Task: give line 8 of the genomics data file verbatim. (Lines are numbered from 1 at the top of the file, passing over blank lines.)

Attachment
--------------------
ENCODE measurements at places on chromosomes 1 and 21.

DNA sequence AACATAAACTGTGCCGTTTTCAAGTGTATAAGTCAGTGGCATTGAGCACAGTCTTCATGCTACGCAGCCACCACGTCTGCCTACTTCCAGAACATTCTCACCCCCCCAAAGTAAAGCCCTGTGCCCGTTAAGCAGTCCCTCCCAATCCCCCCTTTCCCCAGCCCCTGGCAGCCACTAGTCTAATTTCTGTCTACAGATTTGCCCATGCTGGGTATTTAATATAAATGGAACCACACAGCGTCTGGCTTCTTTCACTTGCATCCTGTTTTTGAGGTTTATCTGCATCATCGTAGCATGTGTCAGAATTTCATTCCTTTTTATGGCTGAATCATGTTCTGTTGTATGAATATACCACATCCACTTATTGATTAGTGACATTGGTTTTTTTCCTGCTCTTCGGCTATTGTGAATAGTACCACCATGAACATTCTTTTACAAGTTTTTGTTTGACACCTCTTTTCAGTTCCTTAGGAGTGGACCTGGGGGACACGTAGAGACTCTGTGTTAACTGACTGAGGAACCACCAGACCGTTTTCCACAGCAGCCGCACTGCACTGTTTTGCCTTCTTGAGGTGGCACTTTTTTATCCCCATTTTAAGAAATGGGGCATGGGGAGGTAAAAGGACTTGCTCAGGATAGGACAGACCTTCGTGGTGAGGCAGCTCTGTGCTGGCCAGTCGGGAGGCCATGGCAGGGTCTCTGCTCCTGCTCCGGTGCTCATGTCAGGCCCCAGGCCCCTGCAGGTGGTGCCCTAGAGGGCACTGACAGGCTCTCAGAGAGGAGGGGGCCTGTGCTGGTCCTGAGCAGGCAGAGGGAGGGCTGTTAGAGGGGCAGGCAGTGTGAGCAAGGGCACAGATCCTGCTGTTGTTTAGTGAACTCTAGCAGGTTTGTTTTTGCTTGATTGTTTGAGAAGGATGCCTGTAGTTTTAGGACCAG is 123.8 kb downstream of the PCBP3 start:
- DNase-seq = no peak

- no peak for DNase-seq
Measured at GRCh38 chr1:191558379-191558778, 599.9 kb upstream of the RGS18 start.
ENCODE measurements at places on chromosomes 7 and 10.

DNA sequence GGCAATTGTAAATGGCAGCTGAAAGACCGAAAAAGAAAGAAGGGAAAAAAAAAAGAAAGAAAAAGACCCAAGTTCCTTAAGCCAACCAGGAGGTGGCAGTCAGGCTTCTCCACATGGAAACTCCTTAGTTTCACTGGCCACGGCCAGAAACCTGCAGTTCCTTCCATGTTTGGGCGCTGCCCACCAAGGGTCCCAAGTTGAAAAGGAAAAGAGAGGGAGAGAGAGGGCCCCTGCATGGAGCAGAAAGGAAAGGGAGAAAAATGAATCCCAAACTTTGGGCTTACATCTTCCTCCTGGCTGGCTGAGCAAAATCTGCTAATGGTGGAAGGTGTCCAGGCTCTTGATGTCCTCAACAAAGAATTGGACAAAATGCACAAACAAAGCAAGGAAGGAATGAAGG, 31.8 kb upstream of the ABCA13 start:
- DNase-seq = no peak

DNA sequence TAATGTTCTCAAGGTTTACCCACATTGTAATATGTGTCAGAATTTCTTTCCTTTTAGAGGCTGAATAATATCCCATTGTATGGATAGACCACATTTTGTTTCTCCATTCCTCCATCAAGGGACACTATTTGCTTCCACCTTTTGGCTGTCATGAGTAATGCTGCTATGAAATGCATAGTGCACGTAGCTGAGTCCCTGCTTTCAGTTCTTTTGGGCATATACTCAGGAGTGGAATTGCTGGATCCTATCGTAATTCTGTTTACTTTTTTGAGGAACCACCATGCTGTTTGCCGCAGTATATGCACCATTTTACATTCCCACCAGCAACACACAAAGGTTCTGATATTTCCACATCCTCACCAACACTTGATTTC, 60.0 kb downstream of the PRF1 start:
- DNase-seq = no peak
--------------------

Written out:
- DNase-seq = no peak